Land's End is this breathtaking area that takes you on a trail of ruined bath house, beaches, greeneries, and a wonderful view of the Golden Gate Bridge. 

In my week-long trip, I actually went to Land's End twice. Once with my family, and then again with Troy. The second time I wanted to find this hidden spot called the Labyrinth. It was originally created by a man named Eduardo Aguilera in 2004, and consist of stones that make up a circle maze of sorts. 

Finally stumbled upon it. I was happily surprised when we hiked up a cliff, and found it under us!

The weather was beautiful, and the breeze felt amazing. I definitely want to come back one day. Until next time!

Brunch Date: Finding My Way to Art

Almost every weekend, Troy and I have our ritual of Sunday morning brunch. We basically have 2-3 spots in the area on rotation. One weekend, while waiting for our food we started talking about my newfound hobby, calligraphy and watercoloring! Everything from how I got inspired, to what my game plan was going forward.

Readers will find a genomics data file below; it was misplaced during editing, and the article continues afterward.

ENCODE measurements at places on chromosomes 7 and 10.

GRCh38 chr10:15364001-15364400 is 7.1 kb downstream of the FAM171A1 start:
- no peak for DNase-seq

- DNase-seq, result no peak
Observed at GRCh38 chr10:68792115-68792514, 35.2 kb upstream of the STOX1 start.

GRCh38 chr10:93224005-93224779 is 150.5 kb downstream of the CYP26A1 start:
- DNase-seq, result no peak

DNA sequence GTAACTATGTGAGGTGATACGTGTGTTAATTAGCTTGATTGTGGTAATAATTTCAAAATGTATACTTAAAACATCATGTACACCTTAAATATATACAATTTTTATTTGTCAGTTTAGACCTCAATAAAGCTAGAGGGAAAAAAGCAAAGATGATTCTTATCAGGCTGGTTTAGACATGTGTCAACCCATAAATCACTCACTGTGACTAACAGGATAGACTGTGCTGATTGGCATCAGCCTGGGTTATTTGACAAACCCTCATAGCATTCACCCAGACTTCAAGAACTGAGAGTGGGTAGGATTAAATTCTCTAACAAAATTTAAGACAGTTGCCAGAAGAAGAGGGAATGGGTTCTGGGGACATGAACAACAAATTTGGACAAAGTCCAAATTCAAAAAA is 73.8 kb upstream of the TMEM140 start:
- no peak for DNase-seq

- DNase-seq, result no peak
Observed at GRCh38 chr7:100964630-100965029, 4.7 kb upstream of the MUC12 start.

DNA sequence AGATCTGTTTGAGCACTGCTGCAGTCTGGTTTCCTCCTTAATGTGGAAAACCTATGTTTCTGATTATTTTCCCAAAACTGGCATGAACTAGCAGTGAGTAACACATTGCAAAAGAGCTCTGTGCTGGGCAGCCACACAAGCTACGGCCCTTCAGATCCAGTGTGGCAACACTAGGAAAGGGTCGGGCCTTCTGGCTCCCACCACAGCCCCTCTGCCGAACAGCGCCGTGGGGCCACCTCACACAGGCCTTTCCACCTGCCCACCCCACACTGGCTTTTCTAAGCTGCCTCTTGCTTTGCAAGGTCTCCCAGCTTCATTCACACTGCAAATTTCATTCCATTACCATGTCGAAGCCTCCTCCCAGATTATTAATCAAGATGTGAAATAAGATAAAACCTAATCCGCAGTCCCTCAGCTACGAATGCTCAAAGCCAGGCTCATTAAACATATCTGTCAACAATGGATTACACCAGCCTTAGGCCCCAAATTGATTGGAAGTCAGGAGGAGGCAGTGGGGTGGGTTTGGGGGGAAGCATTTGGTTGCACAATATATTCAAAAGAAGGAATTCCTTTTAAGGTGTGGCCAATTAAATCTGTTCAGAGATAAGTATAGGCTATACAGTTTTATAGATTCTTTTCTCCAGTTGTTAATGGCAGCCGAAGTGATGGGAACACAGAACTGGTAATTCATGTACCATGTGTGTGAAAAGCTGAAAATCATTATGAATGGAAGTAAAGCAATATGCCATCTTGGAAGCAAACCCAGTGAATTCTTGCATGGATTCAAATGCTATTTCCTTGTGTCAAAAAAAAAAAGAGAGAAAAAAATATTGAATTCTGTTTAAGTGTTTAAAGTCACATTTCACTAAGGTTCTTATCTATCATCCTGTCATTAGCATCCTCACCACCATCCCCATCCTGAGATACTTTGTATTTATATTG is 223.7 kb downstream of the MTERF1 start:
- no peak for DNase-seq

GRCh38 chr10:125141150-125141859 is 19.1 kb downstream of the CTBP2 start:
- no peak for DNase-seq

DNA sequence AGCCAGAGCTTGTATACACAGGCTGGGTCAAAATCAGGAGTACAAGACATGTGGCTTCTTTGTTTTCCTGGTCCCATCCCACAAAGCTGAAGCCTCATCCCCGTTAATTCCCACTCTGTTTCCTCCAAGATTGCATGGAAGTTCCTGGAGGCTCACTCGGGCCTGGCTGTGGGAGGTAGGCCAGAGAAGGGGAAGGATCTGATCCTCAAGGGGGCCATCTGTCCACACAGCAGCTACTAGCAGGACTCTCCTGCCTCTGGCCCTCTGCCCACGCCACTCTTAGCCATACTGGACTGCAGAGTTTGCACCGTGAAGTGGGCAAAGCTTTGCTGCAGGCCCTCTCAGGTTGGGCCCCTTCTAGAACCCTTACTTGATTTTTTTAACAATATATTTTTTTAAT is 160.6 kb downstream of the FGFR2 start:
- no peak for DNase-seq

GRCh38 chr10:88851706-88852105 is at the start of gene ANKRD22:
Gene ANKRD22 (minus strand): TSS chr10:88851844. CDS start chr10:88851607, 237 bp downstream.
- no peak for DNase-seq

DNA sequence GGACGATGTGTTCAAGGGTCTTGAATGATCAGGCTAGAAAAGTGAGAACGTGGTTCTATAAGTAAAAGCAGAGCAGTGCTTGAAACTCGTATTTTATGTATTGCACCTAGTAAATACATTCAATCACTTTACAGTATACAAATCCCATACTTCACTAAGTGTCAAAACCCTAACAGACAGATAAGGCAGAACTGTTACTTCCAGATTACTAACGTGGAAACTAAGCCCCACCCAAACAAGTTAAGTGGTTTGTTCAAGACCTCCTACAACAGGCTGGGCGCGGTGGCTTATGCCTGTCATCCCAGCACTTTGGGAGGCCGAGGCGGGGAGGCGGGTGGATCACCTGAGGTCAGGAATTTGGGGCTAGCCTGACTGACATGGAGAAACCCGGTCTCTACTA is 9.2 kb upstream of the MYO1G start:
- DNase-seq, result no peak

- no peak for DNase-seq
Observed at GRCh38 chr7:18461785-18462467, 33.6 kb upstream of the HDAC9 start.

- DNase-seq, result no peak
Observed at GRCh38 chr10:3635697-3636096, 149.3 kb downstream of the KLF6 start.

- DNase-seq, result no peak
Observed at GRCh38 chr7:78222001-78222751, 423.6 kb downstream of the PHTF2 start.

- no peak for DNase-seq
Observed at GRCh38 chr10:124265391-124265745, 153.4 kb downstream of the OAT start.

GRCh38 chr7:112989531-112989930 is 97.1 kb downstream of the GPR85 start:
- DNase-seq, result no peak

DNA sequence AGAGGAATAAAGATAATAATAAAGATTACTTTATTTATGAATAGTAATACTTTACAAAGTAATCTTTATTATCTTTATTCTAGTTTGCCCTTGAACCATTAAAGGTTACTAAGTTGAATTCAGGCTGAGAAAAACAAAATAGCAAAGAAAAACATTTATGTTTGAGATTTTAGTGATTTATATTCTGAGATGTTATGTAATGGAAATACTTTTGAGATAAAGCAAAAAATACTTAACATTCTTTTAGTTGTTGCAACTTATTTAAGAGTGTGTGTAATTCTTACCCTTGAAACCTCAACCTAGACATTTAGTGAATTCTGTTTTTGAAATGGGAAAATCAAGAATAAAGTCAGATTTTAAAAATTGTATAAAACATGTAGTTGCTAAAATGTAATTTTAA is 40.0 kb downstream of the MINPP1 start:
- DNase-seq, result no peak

Talking to him about art and passions reminded me something about myself. I've always been interested in art, but never in the traditional sense.

Growing up, I was surrounded by a lot of people who were definitely better artists than I was. (Nope, that's not a humble brag.) I had three good friends who were superbly talented. And in my opinion, my younger brother had the most intricate and interesting drawings. 

I didn't enjoy drawing because I couldn't get the dimensions right. I actually came to this epiphany when I was in elementary school when I had to draw a horse and a bird for art class. The sizes, the angles...all wrong, and it bothered me oh so much. 

In middle school, I took oil painting classes on the weekends. I wasn't so great because I never mastered the details. I remember spending hours on a canvas, feeling OK about it. Only to have my instructor assist, spend 10 minutes on it, and effortlessly turn it into a masterpiece. How did she do that!